An inherited bone disorder capable of interrupting the way the ear amplifies sound, and thus causing hearing loss, otosclerosis affects nearly three million Americans. While we know what happens to the middle ear as a result of otosclerosis, we don’t know exactly what causes it. The medical community believes it is a combination of genetic, environmental and hormonal factors that act as triggers.
What exactly is otosclerosis?
There is a small bone in your middle ear shaped like a stirrup called the ‘stapes,’ which is involved in processing sound vibrations between the middle and inner ear. When this bone grows abnormally or gets stuck in place, a person’s hearing can become impaired.
How can it affect hearing?
The middle ear is made up of three of the tiniest bones in the body. Aside the malleus (hammer) and incus (anvil), the stapes (stirrup) is the smallest — the size of a grain of rice. If the stapes ceases to vibrate, conductive hearing loss can occur. Otosclerosis is the process of abnormal bone growth around the stapes, which hardens and scars the area, leading to immobility of the bone.
The link between otosclerosis and pregnancy?
Like otosclerosis in general, though the link between pregnancy and the disorder is a bit of a mystery still, research has shown that otosclerosis, and associated hearing loss, may occur more rapidly in pregnancy, particularly in Caucasian women. In one study of women with otosclerosis in both ears, researchers found that pregnancy increases the likelihood of hearing deterioration by 33 percent after one pregnancy, and increases with each subsequent pregnancy.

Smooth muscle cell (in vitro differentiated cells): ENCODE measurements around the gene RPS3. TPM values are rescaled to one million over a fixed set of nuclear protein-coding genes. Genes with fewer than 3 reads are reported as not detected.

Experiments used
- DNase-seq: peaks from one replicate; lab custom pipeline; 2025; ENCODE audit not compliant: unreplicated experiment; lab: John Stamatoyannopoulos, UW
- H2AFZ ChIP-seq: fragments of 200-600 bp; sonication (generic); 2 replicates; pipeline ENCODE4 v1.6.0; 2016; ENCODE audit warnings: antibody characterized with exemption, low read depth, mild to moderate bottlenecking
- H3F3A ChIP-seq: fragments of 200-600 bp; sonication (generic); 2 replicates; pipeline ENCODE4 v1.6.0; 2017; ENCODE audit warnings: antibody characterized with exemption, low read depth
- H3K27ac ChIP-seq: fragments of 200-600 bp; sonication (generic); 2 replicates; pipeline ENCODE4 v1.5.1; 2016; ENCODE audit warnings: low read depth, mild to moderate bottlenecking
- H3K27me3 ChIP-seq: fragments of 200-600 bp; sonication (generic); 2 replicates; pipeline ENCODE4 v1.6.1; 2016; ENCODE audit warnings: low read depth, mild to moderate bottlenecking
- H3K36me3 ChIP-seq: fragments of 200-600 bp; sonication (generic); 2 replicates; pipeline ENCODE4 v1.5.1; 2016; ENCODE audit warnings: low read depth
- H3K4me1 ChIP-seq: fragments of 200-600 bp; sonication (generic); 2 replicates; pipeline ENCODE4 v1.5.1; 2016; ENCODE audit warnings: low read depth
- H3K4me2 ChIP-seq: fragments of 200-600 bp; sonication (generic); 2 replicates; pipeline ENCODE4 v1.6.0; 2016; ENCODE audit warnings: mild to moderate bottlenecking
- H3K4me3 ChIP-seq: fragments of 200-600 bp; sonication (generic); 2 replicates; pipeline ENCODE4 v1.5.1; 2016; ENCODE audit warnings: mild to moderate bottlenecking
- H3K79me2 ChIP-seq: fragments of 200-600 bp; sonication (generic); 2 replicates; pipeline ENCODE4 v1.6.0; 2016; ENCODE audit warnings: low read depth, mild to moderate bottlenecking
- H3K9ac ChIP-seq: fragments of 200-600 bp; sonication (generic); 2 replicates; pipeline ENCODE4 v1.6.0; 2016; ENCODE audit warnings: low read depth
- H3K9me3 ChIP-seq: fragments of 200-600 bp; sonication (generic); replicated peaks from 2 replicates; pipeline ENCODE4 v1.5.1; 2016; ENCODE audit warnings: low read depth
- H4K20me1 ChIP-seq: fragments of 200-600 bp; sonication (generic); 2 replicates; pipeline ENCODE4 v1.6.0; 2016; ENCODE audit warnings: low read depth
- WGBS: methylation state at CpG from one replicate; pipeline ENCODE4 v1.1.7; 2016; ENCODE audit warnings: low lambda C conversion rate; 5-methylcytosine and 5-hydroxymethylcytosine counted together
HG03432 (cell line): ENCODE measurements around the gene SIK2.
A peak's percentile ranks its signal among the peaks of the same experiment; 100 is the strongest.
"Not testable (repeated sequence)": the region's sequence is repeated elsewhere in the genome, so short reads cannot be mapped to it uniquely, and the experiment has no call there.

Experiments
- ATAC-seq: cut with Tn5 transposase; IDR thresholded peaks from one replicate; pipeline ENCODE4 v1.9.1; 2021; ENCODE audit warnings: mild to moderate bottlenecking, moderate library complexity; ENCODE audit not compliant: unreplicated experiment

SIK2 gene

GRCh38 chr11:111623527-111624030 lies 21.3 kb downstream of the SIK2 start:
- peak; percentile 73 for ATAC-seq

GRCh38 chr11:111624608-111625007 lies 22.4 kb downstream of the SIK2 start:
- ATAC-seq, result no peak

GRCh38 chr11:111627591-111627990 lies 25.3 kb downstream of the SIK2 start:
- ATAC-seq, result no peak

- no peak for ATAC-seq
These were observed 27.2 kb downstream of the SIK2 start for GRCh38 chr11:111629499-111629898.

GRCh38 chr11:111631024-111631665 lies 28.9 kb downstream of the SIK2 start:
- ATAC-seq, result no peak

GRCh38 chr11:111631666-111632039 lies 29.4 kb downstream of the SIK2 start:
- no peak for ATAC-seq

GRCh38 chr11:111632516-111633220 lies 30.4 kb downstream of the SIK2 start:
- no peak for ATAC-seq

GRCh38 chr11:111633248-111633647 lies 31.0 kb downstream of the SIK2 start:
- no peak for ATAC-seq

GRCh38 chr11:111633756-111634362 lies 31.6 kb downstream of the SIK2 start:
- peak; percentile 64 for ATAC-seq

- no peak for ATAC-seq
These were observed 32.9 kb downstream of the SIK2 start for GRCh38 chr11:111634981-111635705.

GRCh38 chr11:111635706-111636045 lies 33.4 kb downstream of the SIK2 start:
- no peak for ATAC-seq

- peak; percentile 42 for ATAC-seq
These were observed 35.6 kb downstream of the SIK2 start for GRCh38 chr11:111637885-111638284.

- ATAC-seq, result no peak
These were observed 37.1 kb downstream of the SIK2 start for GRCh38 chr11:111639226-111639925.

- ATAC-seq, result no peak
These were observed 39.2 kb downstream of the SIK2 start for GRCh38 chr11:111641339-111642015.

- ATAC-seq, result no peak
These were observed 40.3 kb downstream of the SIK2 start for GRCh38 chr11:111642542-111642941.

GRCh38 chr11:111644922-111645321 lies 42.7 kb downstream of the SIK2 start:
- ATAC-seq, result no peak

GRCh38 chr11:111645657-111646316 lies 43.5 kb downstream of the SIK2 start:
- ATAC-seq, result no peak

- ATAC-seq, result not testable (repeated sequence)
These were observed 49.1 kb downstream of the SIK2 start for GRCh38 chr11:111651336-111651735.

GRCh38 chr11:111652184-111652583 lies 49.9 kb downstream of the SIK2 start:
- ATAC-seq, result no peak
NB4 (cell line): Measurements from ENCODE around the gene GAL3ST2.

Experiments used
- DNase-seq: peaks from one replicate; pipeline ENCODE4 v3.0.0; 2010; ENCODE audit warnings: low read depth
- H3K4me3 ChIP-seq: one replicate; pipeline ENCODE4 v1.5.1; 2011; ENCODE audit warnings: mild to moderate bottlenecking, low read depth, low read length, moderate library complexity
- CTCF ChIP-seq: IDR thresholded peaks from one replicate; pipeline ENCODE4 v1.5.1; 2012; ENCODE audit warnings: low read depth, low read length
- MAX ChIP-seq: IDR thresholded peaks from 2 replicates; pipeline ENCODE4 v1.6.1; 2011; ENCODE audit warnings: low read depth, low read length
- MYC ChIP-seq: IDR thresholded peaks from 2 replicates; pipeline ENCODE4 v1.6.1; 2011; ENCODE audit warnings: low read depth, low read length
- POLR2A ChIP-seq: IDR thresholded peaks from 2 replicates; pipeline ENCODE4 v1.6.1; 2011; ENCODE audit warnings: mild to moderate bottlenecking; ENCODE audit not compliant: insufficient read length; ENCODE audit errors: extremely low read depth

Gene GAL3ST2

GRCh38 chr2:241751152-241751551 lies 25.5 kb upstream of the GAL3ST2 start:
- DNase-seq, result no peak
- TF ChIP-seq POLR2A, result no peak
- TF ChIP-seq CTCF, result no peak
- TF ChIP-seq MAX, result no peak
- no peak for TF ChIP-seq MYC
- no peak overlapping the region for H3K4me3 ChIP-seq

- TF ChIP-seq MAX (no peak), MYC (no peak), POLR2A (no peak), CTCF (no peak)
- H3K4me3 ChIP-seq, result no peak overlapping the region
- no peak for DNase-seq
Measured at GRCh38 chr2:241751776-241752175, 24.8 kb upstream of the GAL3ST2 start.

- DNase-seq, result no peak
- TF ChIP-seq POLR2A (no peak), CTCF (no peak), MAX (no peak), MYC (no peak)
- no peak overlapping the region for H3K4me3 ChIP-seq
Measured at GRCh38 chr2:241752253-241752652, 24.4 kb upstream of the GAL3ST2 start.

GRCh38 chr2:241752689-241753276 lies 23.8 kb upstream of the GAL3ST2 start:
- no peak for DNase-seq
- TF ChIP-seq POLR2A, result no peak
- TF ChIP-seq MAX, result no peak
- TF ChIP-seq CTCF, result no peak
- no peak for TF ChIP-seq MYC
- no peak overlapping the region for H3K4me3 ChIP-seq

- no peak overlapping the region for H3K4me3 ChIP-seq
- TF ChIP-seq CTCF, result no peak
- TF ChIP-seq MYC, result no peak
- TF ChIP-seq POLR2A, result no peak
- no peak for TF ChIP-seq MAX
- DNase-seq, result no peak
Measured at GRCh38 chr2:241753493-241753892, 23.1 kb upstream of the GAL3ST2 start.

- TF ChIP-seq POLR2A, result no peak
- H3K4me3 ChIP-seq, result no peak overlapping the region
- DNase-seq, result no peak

How can it be treated?
With the hallmark of otosclerosis being a slow progression of hearing loss, and rarely ending in complete deafness, there are a number of ways to treat the disorder, from a watch-and-wait strategy to better judge when to intervene, to dietary supplements like sodium fluoride or even an invasive survery option to replace the stapes. Outside of that, the best way to manage hearing loss from otosclerosis at any stage is with hearing aids, programmed specifically to a patient’s individual hearing needs by their audiologist.
Dr. Andrea Livingston can be contacted at 863-386-9111.